Citizen science has the power to transform biodiversity research. But the amount of available data and the unsystematic way that these data are collected create challenges when trying to make inferences from the data. The Norwegian University of Science and Technology (NTNU) has launched a new, multidisciplinary effort to improve how citizen science is done, tackle issues related to citizen science data use and develop tools to more effectively use citizen science data to address ecological questions.
Although citizen science – the collection and analysis of data relating to the natural world by members of the general public – has been a part of observations of the natural world for longer than there have been scientists, recent digital developments have vastly expanded the potential for input from citizens scientists into the study of biodiversity and associated impacts (Bonney et al. 2014). Mobile phone apps, such as iNaturalist or eBird, make it easy to report sightings of species, and these are uploaded to large databases, such as Artsobservasjoner in Norway, the National Biodiversity Network in the UK and eBird (based in the USA, but covering birds globally). The amount of data that is collected is massive: the current most comprehensive global data aggregator of biodiversity data, the Global Biodiversity Information Facility (GBIF), currently contains nearly 500 million records from Citizen Science data projects.
Ecologists are starting to come to grips with the potential that this citizen science data holds, but the amount of data and the unsystematic way the data are collected provides challenges when trying to make inferences from the data (e.g. Isaac et al., 2014). This project aims to transform the situation, by developing and providing tools and methods that will (1) encourage citizens to collect data, (2) help scientists correctly interpret and use this data, and (3) provide information back to the citizens about how the data they have collected is being used. Doing this will transform of the way that ecological is done, from a linear system of collection and use of data to a virtuous cycle where the value of data collected by citizen scientists is enhanced through improved methods for analysis and presentation, and this then empower citizens by showing that their efforts have value.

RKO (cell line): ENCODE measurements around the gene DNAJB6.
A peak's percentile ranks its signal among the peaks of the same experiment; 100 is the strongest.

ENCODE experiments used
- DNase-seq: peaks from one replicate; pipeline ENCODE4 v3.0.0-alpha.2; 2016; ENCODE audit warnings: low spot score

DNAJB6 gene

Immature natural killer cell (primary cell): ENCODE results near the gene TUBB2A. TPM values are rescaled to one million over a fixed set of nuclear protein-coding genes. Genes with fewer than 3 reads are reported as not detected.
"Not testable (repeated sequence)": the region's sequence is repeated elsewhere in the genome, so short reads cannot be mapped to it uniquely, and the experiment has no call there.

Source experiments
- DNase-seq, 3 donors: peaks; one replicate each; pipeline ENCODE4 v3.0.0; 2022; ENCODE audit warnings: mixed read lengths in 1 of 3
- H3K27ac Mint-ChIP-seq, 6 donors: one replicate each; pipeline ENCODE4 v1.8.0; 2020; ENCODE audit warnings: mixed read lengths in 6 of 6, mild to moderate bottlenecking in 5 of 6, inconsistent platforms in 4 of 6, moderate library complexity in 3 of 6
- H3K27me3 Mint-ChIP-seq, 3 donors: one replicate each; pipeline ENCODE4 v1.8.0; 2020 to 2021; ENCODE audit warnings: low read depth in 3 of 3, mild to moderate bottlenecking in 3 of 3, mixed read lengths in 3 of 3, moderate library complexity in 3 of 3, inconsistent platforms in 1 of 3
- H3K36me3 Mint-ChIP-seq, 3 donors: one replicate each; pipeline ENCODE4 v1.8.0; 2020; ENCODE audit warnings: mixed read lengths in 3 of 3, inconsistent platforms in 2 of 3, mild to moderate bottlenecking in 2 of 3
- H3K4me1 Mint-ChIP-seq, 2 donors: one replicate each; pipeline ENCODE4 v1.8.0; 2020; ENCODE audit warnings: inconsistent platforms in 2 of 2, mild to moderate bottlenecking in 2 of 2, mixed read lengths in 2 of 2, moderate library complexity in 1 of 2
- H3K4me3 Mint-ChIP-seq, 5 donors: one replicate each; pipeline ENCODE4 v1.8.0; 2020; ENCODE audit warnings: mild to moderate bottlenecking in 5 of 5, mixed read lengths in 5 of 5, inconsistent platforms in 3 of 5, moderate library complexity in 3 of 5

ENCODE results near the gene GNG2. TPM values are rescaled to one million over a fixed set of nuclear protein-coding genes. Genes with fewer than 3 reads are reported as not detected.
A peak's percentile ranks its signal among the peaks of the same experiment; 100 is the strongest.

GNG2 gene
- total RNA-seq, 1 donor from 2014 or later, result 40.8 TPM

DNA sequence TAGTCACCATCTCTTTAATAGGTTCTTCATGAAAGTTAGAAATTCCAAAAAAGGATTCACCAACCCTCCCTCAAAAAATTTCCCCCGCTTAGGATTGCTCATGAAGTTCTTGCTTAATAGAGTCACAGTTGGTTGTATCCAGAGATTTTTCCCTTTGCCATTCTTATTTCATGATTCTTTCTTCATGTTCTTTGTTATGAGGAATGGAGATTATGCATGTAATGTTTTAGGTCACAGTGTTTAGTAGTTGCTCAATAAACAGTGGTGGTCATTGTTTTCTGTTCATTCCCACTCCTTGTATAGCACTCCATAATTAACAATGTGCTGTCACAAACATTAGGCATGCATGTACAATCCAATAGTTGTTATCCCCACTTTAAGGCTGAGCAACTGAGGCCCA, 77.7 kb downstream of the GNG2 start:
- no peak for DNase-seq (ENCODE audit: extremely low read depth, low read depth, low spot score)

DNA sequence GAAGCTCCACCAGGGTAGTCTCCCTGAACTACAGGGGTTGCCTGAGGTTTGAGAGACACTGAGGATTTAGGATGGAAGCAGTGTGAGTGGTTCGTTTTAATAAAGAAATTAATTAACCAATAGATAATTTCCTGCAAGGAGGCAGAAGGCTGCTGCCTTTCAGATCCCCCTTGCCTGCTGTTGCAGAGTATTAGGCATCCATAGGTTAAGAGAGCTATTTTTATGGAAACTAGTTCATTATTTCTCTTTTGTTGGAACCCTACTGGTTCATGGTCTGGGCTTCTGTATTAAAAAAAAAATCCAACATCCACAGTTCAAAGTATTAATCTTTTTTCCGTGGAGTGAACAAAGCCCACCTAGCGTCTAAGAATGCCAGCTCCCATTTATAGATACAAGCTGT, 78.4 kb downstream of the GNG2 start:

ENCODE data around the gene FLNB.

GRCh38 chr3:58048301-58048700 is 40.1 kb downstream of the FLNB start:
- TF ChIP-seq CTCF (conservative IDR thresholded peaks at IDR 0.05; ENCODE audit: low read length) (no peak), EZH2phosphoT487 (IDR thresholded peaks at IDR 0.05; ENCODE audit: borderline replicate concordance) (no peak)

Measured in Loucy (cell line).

Specifically, we will aim to focus on the following problems, which are central to improving the cycle, including two proof-of-concept studies (points 4 and 5):
- We will develop models and methods to correct biases in citizen science data, which arise because citizens tend to collect data close to where they live or spend their leisure time. With this we can develop a digital atlas of biodiversity that can be continuously updated to show where we can expect species to be observed (rather than where they have been observed, as atlases currently do), and use this communicate where data under-represent biodiversity, so that sampling can concentrate on these areas.
- Models will be developed to identify mis-identifications or under-reporting of species, drawing information across species. These will be used to automatically flag observations and areas that might need more investigation.
- Online, visual tools to report the outputs of the atlas and gaps in our knowledge will be developed so that these can be reported back to citizen scientists, to demonstrate both the value of their information, and where collection can be improved.
- We will look at how we can encourage citizen scientists to collect a wider range of data, to ground-truth remote sensing data (thus transforming the quality of this digital data).
- The tools will be brought together in a case study to show how citizen science data (both biodiversity data and observations of the wider environment) can be applied to improve the understanding of the dynamics and distributions of species that are of high importance to public sector and commercial interests.
The project is a new initiative with partners from four NTNU faculties, along with two external partners. The group has core competencies in GIS, statistical modelling, and the use of citizen science data to tackle problems in very different aspects of ecology.